And second, when you say query_write, you're still typing query_read in your examples. Is this correct?

And I'm assuming this article is valid for both vB3 and vB4?

I'm still learning PHP, much less vB programming, but this helps a lot! Thanks!
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  #4  
Old 26 Apr 2012, 19:47
Pandemikk Pandemikk is offline
 
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Originally Posted by Chani View Post
Two things...first, there's a typo in your INSERT IGNORE INTO explanation. I think you meant:

And second, when you say query_write, you're still typing query_read in your examples. Is this correct?

And I'm assuming this article is valid for both vB3 and vB4?

I'm still learning PHP, much less vB programming, but this helps a lot! Thanks!
Yep. Both were typos. I've since fixed then.

This article applies for both vB3 and vB4 since there hasn't been any (that I've noticed) changes between them when dealing with the database.

No problem! The first part of my articles deals with basic PHP, you should take a look at it if you're trying to learn the basics of PHP.
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  #5  
Old 26 Apr 2012, 19:56
Dax IX Dax IX is offline
 
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Yup, I've had a look at your other article, too.

I can't wait for Part 3!

I'd like to see a little more about reading and writing more than one field in a database record.

I know the scope of this article doesn't necessarily cover MySQL, but whatever information you can divulge would be helpful.

Unless of course that's what Part 3 will be.
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  #6  
Old 01 May 2012, 18:44
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abdobasha2004 abdobasha2004 is offline
 
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this is some priceless effort ....
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  #7  
Old 04 May 2012, 07:48
Pandemikk Pandemikk is offline
 
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Originally Posted by Chani View Post
Yup, I've had a look at your other article, too.

I can't wait for Part 3!

I'd like to see a little more about reading and writing more than one field in a database record.

I know the scope of this article doesn't necessarily cover MySQL, but whatever information you can divulge would be helpful.

Unless of course that's what Part 3 will be.
Writing more than one column has an example in this article. Updating and reading columns are very similar to updating and reading a column. Just always be sure to separate with a comma.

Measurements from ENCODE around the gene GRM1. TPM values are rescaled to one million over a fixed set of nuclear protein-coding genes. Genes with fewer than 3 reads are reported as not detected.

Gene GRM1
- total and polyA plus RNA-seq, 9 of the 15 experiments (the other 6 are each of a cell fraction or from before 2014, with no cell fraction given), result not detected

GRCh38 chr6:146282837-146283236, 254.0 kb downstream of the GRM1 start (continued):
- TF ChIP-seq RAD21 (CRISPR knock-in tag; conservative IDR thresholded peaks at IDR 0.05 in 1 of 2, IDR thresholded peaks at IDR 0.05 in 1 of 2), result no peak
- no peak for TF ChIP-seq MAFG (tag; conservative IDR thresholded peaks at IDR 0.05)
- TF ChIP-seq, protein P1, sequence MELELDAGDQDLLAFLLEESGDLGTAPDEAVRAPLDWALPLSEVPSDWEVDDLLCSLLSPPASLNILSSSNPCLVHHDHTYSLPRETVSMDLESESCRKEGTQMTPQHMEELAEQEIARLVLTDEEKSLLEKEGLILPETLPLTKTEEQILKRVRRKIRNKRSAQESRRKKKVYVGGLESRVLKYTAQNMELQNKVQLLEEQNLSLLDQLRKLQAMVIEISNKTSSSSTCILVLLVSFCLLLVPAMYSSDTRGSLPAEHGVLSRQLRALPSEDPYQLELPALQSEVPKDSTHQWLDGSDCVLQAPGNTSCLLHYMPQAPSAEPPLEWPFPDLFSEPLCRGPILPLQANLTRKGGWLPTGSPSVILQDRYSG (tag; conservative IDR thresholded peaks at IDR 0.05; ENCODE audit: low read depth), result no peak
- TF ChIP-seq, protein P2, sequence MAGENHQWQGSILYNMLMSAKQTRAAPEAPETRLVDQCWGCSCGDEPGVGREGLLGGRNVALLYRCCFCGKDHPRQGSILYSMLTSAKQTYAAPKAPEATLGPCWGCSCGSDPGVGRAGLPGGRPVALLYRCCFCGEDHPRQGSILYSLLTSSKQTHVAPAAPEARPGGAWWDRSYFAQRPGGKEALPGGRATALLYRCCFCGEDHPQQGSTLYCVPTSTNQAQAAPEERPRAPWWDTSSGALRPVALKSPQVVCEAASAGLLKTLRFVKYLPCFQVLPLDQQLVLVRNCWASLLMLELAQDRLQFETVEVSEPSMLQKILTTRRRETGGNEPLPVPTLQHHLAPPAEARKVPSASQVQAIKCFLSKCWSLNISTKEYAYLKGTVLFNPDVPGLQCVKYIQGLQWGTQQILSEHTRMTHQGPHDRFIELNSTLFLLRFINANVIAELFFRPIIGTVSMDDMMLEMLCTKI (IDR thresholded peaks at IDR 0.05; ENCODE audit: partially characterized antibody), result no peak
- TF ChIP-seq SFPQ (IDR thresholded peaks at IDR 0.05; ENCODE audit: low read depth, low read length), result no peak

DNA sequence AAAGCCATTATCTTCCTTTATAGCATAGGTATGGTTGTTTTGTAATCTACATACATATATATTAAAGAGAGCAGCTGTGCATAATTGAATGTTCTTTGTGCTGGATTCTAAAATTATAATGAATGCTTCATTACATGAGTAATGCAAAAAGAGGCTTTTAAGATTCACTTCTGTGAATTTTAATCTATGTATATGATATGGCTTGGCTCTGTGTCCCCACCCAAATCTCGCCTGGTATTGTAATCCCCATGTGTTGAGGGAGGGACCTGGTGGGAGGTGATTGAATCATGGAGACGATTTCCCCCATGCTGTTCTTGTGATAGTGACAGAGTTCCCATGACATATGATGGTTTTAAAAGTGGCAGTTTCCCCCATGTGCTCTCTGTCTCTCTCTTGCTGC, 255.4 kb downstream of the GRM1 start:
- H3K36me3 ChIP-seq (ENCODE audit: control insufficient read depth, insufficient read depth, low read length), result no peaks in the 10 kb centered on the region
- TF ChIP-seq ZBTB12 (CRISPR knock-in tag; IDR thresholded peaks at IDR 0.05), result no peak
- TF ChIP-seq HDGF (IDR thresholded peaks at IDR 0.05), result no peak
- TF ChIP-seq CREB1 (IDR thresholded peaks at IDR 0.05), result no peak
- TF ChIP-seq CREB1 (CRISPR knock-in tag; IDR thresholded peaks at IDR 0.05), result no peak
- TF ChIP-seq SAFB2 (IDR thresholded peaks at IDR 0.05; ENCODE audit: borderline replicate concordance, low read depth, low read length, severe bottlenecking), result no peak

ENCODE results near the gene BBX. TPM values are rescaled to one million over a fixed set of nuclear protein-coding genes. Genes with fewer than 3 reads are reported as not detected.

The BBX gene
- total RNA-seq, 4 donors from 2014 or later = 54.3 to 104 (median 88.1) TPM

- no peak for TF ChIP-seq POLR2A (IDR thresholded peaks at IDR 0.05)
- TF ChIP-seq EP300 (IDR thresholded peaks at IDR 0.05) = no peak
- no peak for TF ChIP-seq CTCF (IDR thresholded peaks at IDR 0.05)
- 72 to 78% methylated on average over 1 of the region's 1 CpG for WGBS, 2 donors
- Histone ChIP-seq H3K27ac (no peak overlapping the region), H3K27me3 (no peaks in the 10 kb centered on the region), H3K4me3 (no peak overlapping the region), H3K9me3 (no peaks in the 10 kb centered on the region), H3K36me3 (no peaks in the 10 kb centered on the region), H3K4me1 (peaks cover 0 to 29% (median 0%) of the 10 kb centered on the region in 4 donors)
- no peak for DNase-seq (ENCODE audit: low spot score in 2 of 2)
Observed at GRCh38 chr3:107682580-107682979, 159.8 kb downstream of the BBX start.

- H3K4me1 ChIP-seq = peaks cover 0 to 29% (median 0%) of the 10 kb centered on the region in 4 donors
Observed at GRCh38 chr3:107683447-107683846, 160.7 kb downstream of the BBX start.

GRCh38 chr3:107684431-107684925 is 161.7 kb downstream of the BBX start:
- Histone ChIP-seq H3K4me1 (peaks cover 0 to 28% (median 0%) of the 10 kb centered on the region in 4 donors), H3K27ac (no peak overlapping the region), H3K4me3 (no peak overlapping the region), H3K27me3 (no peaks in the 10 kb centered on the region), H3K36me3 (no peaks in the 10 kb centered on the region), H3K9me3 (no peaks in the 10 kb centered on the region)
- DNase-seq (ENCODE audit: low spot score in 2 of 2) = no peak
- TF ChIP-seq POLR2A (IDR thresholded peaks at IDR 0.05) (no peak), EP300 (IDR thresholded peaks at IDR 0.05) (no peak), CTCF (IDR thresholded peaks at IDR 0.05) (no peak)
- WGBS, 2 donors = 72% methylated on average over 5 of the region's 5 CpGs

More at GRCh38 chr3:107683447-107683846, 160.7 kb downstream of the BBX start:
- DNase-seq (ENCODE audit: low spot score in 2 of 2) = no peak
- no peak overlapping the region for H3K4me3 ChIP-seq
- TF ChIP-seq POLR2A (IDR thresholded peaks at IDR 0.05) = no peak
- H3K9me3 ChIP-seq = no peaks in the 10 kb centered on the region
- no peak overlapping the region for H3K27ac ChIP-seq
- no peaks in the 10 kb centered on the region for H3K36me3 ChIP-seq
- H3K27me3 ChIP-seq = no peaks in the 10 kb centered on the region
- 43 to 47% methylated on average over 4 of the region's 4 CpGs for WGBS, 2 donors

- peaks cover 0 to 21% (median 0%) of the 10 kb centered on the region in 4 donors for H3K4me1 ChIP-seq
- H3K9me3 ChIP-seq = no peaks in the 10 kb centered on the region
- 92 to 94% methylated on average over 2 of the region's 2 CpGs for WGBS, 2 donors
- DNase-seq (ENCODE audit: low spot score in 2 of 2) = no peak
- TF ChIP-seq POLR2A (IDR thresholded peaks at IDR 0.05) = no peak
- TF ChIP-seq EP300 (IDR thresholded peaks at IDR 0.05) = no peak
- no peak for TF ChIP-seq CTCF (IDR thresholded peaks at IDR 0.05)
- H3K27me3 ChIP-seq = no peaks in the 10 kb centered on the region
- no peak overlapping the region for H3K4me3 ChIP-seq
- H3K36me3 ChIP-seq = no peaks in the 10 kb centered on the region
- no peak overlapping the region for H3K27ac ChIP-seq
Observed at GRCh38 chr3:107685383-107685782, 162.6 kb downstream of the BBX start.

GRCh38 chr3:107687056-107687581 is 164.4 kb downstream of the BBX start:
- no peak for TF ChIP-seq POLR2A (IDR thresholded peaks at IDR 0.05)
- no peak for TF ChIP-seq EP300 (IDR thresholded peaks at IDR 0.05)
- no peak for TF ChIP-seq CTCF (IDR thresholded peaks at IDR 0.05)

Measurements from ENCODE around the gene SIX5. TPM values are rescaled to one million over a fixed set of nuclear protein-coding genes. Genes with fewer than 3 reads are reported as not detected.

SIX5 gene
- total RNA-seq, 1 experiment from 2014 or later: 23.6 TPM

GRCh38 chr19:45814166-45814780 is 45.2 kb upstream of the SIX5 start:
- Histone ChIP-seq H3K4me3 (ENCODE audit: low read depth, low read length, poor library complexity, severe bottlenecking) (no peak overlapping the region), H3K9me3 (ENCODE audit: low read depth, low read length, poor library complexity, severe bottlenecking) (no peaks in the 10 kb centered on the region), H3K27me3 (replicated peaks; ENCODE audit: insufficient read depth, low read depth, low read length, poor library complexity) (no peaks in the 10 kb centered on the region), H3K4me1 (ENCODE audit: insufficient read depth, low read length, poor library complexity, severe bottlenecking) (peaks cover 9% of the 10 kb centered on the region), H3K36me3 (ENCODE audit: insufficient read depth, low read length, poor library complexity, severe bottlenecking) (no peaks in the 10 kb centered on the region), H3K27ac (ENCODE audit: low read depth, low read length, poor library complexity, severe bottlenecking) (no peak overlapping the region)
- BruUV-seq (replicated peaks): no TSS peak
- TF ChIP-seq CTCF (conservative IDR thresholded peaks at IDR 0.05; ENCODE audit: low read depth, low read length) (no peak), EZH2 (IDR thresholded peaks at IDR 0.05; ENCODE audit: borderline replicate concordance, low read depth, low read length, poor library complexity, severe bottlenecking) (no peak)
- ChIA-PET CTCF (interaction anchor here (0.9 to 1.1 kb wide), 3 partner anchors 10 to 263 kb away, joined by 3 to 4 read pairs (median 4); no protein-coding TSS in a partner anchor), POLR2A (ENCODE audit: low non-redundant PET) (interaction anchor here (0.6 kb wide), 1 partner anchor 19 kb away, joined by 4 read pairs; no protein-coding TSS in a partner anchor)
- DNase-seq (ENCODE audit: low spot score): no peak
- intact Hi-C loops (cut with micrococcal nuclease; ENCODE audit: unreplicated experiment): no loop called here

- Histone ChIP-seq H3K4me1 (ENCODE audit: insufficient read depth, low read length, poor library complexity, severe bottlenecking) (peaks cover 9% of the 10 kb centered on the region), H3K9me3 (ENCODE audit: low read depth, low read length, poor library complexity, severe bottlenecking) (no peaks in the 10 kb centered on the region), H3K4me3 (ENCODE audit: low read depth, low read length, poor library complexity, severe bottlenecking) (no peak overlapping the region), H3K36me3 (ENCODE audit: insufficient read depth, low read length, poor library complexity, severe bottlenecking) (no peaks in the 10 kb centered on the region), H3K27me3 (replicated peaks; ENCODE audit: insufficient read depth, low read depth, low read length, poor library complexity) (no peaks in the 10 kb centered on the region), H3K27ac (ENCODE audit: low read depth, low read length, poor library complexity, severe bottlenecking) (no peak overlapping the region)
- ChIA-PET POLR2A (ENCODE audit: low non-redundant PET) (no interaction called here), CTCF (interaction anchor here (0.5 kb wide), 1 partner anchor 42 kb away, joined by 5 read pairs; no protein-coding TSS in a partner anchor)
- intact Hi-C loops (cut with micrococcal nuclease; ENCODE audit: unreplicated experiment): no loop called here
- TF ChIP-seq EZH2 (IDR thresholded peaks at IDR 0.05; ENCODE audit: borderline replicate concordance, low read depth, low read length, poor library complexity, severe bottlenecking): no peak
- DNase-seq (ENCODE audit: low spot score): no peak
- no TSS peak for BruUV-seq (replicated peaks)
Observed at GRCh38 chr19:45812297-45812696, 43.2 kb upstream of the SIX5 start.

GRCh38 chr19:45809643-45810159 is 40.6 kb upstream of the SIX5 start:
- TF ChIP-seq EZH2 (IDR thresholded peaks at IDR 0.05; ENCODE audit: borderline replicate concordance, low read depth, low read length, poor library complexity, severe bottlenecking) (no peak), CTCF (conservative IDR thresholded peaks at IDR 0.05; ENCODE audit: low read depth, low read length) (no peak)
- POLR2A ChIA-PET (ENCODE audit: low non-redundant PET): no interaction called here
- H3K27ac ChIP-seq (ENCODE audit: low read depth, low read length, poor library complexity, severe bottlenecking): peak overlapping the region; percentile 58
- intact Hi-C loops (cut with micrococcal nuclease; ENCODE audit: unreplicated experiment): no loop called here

Maybe one day I'll be able to write up a MySQL general article, but I've been extremely busy lately. Part III is due, I have about half of it drafted.
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Old 15 May 2012, 12:19
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Awesome work ,, looking forward to part 3 also like how this one is more VB specific.
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Old 11 Jun 2012, 19:30
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need part 3
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Old 06 Nov 2012, 19:30
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Dorgham Dorgham is offline
 
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I followed the first part of the basics of Coding: Database and really benefited him greatly benefit the and we are waiting for the third part
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  #11  
Old 05 May 2013, 19:23
TheSupportForum TheSupportForum is offline
 
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once this is set in the php file, how would i output the $results into a table in as template

i am yet to convert standard php to vbulletin for my sql query, so

what i want to do it put this into a table of 2 rows 3 columns into a template for output

1) what is the correct procedure to write the mysqli_query in the php file
2) how to output $results into a template
3) do i need to register $variables for each $row['fieldname'];
- if so, how ?
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Old 08 May 2013, 17:39
TheSupportForum TheSupportForum is offline
 
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how do you query this to show multiple tables lets say

$row['country'] has 20 different countries

how do i output different 'countries' into separate tables without having to repeat the same query